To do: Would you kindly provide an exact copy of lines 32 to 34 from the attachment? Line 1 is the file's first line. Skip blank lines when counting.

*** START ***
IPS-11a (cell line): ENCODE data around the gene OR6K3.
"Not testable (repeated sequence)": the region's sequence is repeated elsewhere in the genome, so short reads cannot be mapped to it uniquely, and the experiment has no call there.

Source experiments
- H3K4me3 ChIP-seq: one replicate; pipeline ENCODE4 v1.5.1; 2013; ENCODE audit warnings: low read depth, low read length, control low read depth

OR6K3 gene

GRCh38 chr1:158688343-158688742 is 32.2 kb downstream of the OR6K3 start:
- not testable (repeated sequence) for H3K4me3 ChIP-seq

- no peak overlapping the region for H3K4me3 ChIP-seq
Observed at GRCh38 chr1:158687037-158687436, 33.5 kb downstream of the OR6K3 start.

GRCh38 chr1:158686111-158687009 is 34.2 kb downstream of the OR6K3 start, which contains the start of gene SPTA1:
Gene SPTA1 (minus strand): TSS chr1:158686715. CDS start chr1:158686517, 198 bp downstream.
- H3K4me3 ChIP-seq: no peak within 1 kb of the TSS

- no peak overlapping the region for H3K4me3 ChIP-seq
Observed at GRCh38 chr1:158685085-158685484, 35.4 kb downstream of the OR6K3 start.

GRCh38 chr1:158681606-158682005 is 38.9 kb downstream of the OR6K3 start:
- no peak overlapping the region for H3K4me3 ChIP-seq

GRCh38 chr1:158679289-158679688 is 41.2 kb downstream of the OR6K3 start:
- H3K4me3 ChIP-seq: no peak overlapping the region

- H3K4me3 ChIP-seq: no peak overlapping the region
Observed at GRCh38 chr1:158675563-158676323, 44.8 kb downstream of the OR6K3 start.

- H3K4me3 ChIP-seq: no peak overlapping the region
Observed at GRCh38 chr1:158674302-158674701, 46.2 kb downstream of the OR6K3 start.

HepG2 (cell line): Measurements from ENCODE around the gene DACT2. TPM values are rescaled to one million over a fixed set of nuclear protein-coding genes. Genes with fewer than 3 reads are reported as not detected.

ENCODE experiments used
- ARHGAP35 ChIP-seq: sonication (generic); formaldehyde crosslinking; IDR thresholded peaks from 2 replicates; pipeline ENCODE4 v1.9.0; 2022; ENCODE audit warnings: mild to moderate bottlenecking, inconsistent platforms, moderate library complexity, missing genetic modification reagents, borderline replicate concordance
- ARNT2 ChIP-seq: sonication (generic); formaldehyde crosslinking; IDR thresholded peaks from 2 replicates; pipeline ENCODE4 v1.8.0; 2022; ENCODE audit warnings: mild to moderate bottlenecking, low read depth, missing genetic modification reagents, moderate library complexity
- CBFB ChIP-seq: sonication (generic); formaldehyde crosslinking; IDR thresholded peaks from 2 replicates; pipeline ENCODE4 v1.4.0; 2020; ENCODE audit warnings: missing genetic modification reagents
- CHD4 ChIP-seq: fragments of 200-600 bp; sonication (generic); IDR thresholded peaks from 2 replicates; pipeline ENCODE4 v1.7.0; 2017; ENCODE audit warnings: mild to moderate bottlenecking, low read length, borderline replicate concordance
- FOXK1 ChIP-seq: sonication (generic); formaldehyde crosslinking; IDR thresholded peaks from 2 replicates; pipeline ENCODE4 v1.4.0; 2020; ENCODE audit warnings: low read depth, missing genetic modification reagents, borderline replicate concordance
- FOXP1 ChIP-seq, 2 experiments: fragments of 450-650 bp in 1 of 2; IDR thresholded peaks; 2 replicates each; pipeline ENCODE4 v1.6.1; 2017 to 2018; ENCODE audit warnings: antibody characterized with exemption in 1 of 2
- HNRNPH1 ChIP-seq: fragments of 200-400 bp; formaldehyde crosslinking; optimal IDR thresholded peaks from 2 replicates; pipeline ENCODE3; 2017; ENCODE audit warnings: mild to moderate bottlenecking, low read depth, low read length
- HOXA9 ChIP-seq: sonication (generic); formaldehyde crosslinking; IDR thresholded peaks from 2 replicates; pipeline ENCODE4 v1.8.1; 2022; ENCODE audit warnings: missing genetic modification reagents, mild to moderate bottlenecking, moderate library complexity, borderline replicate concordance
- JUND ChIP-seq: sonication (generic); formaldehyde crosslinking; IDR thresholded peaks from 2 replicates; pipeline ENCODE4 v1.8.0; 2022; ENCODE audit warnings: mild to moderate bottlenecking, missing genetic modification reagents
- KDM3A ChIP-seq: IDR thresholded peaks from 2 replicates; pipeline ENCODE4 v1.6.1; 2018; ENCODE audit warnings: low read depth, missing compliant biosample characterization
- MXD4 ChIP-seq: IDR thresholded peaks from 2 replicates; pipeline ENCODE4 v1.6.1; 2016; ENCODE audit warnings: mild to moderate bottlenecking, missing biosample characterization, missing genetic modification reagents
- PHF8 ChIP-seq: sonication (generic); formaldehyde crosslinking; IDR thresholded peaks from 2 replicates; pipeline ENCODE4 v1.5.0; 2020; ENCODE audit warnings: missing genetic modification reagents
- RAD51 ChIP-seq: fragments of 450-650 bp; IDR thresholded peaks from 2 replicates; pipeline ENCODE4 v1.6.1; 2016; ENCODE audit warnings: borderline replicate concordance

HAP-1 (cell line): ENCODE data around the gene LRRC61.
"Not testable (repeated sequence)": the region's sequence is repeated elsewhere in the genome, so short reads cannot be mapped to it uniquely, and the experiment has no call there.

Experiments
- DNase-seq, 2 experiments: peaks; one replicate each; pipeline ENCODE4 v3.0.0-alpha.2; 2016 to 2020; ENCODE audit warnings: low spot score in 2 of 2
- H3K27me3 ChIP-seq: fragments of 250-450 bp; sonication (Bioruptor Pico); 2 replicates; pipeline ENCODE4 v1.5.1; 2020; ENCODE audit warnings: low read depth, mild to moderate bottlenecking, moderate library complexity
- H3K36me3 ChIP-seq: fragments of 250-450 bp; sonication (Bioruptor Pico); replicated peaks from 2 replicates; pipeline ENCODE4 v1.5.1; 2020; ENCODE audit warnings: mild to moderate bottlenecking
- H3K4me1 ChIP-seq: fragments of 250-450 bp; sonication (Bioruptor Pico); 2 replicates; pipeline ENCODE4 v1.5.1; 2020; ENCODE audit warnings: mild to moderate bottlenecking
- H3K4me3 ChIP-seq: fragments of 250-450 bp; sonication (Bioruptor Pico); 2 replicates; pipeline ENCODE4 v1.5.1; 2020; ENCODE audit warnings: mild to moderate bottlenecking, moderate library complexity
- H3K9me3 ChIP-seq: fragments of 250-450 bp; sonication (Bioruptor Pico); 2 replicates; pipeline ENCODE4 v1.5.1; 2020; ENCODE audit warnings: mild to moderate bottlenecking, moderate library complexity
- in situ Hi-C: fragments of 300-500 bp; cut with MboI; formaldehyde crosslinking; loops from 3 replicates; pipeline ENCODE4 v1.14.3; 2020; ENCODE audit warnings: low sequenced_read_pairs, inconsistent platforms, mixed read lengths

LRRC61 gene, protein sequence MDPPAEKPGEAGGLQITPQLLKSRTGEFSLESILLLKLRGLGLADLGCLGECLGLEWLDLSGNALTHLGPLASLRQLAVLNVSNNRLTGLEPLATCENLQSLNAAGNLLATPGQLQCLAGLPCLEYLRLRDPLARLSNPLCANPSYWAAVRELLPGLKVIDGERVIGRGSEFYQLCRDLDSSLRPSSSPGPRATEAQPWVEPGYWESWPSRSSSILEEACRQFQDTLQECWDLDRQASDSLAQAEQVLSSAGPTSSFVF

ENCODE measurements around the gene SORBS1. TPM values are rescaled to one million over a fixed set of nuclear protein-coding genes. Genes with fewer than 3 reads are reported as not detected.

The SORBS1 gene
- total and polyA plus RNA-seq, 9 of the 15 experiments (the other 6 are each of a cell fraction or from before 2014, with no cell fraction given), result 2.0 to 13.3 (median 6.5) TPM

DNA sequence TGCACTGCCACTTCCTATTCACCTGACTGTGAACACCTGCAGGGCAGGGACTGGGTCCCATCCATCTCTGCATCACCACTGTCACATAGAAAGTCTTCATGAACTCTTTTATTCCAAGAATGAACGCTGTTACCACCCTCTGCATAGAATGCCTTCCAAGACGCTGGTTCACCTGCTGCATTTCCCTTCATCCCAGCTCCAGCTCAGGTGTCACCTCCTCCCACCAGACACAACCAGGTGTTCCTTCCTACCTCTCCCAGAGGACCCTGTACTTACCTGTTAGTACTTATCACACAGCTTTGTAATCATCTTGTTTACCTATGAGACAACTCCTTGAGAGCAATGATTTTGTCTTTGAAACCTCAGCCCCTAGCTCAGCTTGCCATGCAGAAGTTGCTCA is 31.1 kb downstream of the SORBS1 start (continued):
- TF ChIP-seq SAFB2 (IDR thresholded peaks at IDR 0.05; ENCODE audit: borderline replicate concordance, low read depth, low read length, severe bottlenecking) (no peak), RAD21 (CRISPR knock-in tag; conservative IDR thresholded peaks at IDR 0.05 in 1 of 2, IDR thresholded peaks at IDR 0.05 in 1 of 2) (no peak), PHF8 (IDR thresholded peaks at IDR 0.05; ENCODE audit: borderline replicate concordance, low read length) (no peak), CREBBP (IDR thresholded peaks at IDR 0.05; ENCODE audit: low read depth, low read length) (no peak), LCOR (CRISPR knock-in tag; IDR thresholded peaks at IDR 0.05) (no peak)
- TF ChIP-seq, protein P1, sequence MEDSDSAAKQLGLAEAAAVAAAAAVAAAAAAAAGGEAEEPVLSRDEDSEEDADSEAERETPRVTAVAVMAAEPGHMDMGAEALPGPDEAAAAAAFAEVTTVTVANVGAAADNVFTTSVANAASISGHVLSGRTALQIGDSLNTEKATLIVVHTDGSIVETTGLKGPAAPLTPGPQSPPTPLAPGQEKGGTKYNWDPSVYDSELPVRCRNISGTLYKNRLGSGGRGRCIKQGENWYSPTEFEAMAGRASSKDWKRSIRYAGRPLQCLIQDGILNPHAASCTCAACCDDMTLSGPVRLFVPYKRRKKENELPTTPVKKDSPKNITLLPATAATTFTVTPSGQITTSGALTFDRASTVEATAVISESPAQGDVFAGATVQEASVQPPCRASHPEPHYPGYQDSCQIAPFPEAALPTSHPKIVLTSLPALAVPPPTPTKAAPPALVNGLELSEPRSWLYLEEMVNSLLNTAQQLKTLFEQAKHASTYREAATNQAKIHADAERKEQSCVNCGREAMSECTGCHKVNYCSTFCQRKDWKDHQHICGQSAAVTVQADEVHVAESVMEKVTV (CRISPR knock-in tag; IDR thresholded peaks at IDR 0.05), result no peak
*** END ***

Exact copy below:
- HOXA9 ChIP-seq: sonication (generic); formaldehyde crosslinking; IDR thresholded peaks from 2 replicates; pipeline ENCODE4 v1.8.1; 2022; ENCODE audit warnings: missing genetic modification reagents, mild to moderate bottlenecking, moderate library complexity, borderline replicate concordance
- JUND ChIP-seq: sonication (generic); formaldehyde crosslinking; IDR thresholded peaks from 2 replicates; pipeline ENCODE4 v1.8.0; 2022; ENCODE audit warnings: mild to moderate bottlenecking, missing genetic modification reagents
- KDM3A ChIP-seq: IDR thresholded peaks from 2 replicates; pipeline ENCODE4 v1.6.1; 2018; ENCODE audit warnings: low read depth, missing compliant biosample characterization